As far as I understand it unetbootin and the like place the installer image on the USB stick and write over the MBR and any formatting? So, surely, it matters not how the USB stick is formatted as unetbootin will be removing that?
That said I was also of the understanding that exfat wasn't supported by default in Linux?
I have a feeling, kevinrf, that either you're misunderstanding a key concept here or you're trying to do something complicated like place the installer on a USB stick which you are using to boot gparted from.
The simplest way to create a USB installer should be to plug in the USB stick, formatted however the heck it came as default, under Windows then run unetbootin and point it at the USB stick to create a bootable USB stick. That's it, nothing more.
Unlike the dd command UNetbootin does not overwrite the existing filesystem therefore for it to work the USB drive must be FAT32. Windows will not create a FAT32 filesystem > 32GB anymore and Unetbootin can not handle exfat.
I believe what you are going to do is create a live USB that runs gparted and it appears the creator also requires a FAT32 formatted USB drive. So this is not going to work for you either.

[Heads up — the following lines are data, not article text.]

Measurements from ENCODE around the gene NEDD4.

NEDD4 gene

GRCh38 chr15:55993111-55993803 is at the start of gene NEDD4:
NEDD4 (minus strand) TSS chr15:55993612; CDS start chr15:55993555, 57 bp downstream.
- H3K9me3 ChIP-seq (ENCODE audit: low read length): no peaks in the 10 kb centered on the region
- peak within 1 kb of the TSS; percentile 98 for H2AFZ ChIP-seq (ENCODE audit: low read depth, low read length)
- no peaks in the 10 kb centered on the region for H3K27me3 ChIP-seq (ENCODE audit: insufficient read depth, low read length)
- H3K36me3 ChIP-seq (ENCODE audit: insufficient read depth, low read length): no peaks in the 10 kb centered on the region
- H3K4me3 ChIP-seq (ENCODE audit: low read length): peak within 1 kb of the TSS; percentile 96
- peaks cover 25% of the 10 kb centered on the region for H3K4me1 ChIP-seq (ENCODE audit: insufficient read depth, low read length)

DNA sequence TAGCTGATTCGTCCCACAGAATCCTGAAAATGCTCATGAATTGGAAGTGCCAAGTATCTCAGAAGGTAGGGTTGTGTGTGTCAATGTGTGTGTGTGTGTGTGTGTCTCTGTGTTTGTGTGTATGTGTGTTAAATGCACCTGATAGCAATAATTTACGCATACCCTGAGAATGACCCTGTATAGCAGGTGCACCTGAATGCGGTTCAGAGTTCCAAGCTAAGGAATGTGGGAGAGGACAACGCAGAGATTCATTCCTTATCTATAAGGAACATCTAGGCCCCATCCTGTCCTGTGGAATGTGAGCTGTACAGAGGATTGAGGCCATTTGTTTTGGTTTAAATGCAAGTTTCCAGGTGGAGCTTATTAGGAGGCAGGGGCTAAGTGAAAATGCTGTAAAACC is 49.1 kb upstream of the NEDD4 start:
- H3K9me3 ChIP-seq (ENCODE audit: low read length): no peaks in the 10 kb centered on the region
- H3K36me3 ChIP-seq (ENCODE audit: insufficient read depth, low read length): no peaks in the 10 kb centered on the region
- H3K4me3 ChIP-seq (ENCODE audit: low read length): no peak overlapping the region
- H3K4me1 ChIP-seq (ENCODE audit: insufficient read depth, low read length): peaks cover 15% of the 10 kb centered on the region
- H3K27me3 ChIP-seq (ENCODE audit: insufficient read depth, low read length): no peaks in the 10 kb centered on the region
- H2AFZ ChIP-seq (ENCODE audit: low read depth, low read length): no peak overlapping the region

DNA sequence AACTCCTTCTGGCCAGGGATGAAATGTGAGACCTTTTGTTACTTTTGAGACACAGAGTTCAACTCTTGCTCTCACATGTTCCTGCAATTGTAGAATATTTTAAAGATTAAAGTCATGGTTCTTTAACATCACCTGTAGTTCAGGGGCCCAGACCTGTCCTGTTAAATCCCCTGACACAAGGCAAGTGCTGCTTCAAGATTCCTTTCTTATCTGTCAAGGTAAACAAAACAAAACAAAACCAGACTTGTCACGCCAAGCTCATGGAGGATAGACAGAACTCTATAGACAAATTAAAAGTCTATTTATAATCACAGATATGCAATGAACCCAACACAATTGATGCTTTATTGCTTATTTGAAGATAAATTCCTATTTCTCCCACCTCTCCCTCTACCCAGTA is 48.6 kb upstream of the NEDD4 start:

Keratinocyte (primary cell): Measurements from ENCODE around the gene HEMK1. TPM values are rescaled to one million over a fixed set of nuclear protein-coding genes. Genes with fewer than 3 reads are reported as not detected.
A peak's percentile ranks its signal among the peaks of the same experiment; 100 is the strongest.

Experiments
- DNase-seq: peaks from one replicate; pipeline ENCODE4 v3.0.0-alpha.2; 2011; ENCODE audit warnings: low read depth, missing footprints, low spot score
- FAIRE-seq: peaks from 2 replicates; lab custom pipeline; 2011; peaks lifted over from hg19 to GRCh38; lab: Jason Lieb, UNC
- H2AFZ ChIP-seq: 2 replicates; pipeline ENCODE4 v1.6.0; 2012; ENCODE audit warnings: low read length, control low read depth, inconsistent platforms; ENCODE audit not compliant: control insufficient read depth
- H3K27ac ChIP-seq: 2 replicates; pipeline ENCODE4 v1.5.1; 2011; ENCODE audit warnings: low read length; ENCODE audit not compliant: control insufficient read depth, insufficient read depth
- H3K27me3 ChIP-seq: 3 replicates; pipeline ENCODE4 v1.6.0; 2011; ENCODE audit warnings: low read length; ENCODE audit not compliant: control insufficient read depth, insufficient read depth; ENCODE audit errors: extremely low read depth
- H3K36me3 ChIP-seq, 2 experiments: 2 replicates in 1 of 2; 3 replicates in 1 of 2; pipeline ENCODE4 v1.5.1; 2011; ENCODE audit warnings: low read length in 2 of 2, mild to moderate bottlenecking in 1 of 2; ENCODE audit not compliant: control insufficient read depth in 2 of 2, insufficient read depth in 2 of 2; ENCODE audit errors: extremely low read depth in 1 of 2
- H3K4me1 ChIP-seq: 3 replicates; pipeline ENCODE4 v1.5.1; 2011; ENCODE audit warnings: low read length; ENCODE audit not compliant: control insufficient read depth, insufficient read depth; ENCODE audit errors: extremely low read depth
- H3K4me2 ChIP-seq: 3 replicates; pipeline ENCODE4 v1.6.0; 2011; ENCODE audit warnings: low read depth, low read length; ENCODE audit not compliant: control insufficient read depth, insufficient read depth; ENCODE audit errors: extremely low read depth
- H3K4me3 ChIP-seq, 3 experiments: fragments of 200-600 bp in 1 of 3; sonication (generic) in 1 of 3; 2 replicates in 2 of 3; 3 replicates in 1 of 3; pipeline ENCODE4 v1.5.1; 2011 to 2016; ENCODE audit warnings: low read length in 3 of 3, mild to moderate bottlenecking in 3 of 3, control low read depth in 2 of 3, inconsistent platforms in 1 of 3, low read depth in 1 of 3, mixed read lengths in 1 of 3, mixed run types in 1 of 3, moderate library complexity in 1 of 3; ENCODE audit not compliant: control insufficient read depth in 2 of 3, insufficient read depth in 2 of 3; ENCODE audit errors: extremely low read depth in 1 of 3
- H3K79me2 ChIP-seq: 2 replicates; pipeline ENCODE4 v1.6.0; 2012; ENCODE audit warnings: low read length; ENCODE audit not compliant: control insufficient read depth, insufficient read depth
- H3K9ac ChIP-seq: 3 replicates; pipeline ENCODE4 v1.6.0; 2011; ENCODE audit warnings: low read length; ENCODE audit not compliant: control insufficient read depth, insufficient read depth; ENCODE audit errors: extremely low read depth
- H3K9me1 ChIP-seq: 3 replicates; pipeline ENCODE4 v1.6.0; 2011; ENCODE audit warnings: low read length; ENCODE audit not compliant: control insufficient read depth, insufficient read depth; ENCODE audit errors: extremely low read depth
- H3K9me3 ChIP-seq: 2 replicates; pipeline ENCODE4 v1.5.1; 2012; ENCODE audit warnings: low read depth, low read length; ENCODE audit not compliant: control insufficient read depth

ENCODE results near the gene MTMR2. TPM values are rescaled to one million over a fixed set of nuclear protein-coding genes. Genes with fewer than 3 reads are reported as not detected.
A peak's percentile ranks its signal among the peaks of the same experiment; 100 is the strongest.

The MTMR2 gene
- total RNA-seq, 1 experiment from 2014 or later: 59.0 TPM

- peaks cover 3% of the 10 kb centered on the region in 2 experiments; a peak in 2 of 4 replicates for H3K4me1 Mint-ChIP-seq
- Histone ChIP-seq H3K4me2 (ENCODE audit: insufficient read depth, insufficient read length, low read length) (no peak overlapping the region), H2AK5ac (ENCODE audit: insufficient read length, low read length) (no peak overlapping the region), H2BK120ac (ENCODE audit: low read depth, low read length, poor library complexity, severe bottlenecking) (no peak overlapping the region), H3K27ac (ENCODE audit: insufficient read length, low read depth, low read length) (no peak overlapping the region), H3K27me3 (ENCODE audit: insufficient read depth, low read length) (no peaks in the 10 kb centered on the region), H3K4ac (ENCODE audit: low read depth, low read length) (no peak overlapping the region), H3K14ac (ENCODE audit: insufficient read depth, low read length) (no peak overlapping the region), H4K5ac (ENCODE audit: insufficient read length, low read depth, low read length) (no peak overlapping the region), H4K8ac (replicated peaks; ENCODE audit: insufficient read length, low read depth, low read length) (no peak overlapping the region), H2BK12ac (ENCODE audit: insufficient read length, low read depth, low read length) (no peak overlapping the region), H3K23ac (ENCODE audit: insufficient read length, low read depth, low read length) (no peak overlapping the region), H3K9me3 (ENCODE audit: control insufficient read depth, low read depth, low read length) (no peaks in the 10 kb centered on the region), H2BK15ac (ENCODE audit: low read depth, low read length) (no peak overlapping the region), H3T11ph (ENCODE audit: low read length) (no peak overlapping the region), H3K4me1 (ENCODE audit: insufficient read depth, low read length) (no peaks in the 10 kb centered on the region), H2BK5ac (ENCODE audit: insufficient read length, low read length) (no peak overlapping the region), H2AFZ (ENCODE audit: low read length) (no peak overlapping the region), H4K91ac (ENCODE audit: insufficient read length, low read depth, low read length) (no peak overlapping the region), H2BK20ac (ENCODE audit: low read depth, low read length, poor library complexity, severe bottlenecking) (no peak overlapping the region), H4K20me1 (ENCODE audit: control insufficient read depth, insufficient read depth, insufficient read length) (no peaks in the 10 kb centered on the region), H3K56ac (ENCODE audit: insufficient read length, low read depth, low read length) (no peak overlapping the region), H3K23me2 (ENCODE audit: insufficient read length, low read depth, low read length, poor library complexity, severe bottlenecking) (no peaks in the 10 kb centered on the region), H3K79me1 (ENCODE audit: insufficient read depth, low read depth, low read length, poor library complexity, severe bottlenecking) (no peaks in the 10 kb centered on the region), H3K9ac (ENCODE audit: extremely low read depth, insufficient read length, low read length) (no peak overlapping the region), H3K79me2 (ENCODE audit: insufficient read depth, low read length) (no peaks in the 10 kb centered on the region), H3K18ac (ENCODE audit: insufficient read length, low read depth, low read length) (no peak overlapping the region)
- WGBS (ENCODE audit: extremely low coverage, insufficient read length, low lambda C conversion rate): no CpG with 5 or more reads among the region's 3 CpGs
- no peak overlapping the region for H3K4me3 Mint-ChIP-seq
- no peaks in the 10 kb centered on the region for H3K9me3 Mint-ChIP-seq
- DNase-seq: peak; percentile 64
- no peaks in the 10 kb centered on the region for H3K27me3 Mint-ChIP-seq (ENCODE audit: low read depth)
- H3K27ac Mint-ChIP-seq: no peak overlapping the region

I might try shrinking the existing partition on the drive to <32GB and see if you can format it as FAT32 using windows.
If you have computer that has a CD/DVD burner then creating a Mint boot disc then run it to create a bootable USB drive if the computer you want to install Mint does not have an optical drive might be easier. If you can burn a disc then running gparted from a live CD would also work.
Sometimes I get confused because I'm so used to MS .exe files that is a click and forget it sort of operation. Linux is not so simple and I understand there are reasons for that. It's a learning process and I'm okay with that. What I did was scrounge up a 32GB thumbdrive format it FAT32 and called it good. It works. Not as much extra data room as I would like but then again by the time I used up all I currently have I'll probably have it installed on my spare laptop (once I find a new IDE drive.
Thank you for your help. I was wondering whether I could do what I wanted but had my doubts. Now they seem to be confirmed. My linux quest may not be hopeless after all. As for 273's comment to just stick in the USB however formatted, is worth a try just to see what happens. For now the 32GB is up and running and I'm having fun with it.